The Simms GT TriComp Long Sleeve Shirt has an Action-back patterning for flexibility across a range of fishing motions. Born at the junction of supreme fit meets fully-loaded fishing function, shirt architecture includes patterned, knit-activated stretch coupled with quick-drying, rugged UPF50 nylon fabric. Mapped knit panels deliver sun-shielding COR3 protection and the temperature-regulating comfort of advanced Cool Control tech, while two laser cut-welded, zippered chest pockets are fly box compatible. Source the sunglasses chamois conveniently located at the shirt’s hem for enhanced focus at all times.
GT = Giant Trevally (About)
The GT is the largest member of the genus Caranx, and the fifth-largest member of the family Carangidae (exceeded by the yellowtail amberjack, greater amberjack, leerfish and rainbow runner), with a recorded maximum length of 170 cm and a weight of 80 kg. Specimens this size are very rare, with the species only occasionally seen at lengths greater than 80 cm. It appears the Hawaiian Islands contain the largest fish, where individuals over 100 lbs are common. Elsewhere in the world, only three individuals over 100 lbs have been reported to the IGFA.
The GT is similar in shape to a number of other large jacks and trevallies, having an ovate, moderately compressed body with the dorsal profile more convex than the ventral profile, particularly anteriorly. The dorsal fin is in two parts, the first consisting of eight spines and the second of one spine followed by 18 to 21 soft rays. The anal fin consists of two anteriorly detached spines followed by one spine and 15 to 17 soft rays. The pelvic finscontain 1 spine and 19 to 21 soft rays. The caudal fin is strongly forked, and the pectoral fins are falcate, being longer than the length of the head. The lateral line has a pronounced and moderately long anterior arch, with the curved section intersecting the straight section below the lobe of the second dorsal fin. The curved section of the lateral line contains 58-64 scales, while the straight section contains none to four scales and 26 to 38 very strong scutes. The chest is devoid of scales with the exception of a small patch of scales in front of the pelvic fins. The upper jaw contains a series of strong outer canines with an inner band of smaller teeth, while the lower jaw contains a single row of conical teeth. The species has 20 to 24 gill rakers in total and 24 vertebrae are present. The eye is covered by a moderately well-developed adipose eyelid, and the posterior extremity of the jaw is vertically under or just past the posterior margin of the pupil. The eye of the GT has a horizontal streak in which ganglion and photoreceptor cell densities are markedly greater than the rest of the eye. This is believed to allow the fish to gain a panoramic view of its surroundings, removing the need to constantly move the eye, which in turn will allow easier of detection of prey or predators in that field of view.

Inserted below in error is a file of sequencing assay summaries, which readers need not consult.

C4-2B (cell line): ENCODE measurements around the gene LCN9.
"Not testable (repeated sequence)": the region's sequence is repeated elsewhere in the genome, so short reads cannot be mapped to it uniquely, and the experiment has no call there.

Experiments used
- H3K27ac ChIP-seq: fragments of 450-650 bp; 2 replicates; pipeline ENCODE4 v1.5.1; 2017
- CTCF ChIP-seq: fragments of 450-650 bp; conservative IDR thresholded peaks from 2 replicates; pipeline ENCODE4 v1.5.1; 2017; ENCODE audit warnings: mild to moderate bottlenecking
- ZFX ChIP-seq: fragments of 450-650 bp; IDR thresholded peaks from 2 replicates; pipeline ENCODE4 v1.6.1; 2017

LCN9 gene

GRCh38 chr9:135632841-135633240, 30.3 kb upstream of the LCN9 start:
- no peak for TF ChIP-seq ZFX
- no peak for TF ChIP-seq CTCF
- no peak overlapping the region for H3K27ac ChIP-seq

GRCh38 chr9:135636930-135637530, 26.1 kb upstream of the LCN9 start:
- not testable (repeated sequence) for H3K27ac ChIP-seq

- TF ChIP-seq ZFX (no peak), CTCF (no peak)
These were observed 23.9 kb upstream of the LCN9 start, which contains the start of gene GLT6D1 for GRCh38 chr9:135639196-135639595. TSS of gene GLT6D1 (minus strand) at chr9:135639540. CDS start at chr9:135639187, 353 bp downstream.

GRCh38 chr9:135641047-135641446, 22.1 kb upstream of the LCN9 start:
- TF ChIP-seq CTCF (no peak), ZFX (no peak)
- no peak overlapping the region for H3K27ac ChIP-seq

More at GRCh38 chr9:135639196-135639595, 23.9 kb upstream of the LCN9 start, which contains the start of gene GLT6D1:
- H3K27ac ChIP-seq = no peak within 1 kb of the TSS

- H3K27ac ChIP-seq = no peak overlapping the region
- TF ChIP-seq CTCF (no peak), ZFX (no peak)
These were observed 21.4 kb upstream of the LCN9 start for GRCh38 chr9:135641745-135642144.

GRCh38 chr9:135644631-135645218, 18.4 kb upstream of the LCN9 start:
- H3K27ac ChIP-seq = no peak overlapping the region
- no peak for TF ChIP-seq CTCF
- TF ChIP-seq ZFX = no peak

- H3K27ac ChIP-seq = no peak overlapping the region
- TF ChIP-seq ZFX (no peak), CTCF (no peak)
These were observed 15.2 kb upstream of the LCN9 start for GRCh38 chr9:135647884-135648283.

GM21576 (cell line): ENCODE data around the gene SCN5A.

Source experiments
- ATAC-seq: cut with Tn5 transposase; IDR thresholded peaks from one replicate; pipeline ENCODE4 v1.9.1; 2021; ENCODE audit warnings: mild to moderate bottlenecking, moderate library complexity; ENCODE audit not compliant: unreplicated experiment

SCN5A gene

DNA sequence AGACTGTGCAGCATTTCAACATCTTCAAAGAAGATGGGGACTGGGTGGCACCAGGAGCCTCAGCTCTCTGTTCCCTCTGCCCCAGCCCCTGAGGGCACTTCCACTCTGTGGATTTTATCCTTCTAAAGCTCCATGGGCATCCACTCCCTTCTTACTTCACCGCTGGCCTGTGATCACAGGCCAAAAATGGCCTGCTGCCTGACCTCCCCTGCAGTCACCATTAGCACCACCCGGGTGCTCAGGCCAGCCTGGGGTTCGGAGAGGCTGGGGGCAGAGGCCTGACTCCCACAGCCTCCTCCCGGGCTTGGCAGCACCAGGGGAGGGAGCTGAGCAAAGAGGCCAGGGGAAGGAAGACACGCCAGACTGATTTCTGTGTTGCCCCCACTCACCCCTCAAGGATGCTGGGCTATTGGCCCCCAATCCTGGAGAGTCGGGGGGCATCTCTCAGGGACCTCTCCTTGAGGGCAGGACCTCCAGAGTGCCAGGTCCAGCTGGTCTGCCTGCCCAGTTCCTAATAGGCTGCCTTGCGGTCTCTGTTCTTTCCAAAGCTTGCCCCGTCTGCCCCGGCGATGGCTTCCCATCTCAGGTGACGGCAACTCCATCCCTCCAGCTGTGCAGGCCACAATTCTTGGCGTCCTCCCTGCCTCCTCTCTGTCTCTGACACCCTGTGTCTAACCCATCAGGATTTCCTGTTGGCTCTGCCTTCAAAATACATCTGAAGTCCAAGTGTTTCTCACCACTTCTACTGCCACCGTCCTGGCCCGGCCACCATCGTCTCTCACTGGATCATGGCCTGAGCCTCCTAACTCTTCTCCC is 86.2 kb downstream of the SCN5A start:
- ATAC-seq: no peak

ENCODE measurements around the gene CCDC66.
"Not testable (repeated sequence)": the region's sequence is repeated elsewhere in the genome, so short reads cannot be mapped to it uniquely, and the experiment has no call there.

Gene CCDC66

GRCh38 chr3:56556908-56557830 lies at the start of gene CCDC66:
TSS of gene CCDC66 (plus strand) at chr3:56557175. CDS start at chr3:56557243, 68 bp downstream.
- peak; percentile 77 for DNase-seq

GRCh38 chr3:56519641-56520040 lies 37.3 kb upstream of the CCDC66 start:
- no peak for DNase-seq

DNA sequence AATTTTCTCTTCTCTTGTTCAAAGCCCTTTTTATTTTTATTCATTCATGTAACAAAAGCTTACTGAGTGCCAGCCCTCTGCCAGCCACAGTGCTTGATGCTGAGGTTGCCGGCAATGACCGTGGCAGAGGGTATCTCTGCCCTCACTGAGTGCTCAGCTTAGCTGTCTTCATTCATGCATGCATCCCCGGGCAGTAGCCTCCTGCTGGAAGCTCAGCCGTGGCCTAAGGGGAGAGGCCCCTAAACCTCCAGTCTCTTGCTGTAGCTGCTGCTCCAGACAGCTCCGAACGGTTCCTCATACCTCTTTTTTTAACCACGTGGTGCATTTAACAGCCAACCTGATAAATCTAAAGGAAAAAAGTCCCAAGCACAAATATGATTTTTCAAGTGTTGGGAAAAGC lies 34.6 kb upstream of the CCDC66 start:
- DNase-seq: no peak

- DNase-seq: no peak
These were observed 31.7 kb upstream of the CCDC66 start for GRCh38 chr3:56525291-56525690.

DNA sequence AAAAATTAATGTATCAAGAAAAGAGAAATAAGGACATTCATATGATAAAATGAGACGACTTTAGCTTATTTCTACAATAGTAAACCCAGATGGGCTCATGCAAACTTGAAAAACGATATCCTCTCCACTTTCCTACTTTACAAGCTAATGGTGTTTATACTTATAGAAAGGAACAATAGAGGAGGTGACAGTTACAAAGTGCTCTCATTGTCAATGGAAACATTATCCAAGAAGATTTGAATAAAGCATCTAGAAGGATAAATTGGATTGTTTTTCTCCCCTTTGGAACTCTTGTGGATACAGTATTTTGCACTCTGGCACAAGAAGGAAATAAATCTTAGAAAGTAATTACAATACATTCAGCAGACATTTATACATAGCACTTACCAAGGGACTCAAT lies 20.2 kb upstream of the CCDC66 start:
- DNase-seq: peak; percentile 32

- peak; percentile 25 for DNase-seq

At sizes less than 50 cm, the giant trevally is a silvery-grey fish, with the head and upper body slightly darker in both sexes. Fish greater than 50 cm show sexual dimorphism in their colouration, with GT males having dusky to jet-black bodies, while females are a much lighter coloured silvery-grey. Individuals with darker dorsal colouration often also display striking silvery striations and markings on the upper part of their bodies, particularly their backs. Black dots of a few millimetres in diameter may also be found scattered all over the body, although the coverage of these dots varies between widespread to none at all. All the fins are generally light grey to black, although fish taken from turbid waters often have yellowish fins, with the anal fin being the brightest. The leading edges and tips of the anal and dorsal fins are generally lighter in colour than the main part of the fins. There is no black spot on the operculum. Traces of broad cross-bands on the fish's sides are occasionally seen after death.